Not allowing BMW to become a sitting duck is also a motivation for BMW management product and brand manager Hildegard Wortmann. “I think it is important when you have a strong brand image that will keep you fresh all the time, that you keep it original, you can keep it on the edge,” she said. To this end, Wortmann, a trademark expert with experience at both Unilever and Calvin Klein, before joining BMW in 1998, has overseen the three components of the reorientation of the way BMW presents itself to the world. And with its contribution to the process of product development, she has been involved in the substance of these new cars.
These three components are the power of the Bmw, the i-brand cars and newly appointed deluxe Bayerische Motoren Werke models.
Fans of BMW might notice that the people today appear in ads, and that the tone of his email, which cut through the social media, changes depending on the model. Wortmann cites “the [advertising] campaign on the 1 Series – it is completely digital, on the topic of drones, to competitions and facilities, with drones. This refresh is to keep the brand up to this day, making it modern. The challenge is to make different interpretations on each car, according to the different segments, and different target audiences.”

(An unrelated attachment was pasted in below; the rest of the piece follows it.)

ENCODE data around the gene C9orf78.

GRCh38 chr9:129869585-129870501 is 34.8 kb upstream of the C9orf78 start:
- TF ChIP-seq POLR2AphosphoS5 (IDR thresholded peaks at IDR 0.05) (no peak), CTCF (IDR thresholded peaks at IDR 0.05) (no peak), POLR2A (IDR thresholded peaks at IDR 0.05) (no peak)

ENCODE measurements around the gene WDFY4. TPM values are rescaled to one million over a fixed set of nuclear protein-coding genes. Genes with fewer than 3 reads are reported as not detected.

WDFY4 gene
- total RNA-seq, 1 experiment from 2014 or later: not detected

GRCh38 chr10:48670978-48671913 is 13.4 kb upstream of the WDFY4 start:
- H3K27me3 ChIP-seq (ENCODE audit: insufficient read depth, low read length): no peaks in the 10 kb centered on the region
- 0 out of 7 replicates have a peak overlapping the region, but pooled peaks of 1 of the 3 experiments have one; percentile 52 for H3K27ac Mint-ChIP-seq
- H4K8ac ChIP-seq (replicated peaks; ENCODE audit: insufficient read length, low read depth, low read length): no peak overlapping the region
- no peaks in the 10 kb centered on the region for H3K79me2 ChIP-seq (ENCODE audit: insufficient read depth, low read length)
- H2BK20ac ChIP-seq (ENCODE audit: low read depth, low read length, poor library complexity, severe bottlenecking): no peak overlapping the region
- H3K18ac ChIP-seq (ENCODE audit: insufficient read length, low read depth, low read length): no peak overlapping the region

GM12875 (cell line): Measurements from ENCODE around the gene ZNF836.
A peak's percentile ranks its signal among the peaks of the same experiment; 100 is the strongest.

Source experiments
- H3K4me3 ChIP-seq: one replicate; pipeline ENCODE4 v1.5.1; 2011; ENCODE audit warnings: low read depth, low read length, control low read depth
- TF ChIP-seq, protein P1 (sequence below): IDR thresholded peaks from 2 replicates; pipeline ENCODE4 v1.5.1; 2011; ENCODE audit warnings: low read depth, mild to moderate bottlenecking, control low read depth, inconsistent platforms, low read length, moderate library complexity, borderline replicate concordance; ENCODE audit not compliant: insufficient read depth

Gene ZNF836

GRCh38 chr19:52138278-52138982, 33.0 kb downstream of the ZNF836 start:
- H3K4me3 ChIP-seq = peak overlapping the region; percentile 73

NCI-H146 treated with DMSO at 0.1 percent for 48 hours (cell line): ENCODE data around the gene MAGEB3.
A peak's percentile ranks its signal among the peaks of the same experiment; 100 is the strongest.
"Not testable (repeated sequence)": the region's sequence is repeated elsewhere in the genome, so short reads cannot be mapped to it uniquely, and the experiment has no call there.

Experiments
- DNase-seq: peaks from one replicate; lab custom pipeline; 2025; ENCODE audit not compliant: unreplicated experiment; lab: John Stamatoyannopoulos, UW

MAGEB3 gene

With the I models, she adds, “you’ll see a much more fresh with more and more digital, more multimedia and more emotion. It is a strong statement of attitude.” BMW luxury models, the 7 Series, and the upcoming X7 and 8 Series Coupé – will be represented using a strategy borrowed from the world of fashion, “by a return to its roots and to use the full name, such as Alexander McQueen,” says Wortmann. The McQueen fashion house and others spell the name of the brand for its high-end lines, and to use the initials for the products more accessible.
The visual character of the cars themselves are changing too, says van Hooydonk, “this new chapter of our form of language. Fairly quickly, we came to the conclusion that it should be something that is cleaner, where we are trying to achieve a lot with less, and less lines.
“But the lines that we have must be refined, sharper, and more accurate. We believe that this goes very well with these new high-end products. When you reduce the form of the language, the details matter more. In the luxury segment, where, often, more is more, we offer the luxury of a very modern way.”
The new design language is not only about the simplification and the refinement of the forms. BMW is keen to further develop the identity of everyone within its range, than those on the new grids indicate. “In the next vehicle generation, we want to separate each and every model. They have very different types of competitors that could be entirely different brands. The industry has changed in that sense,” said van Hooydonk.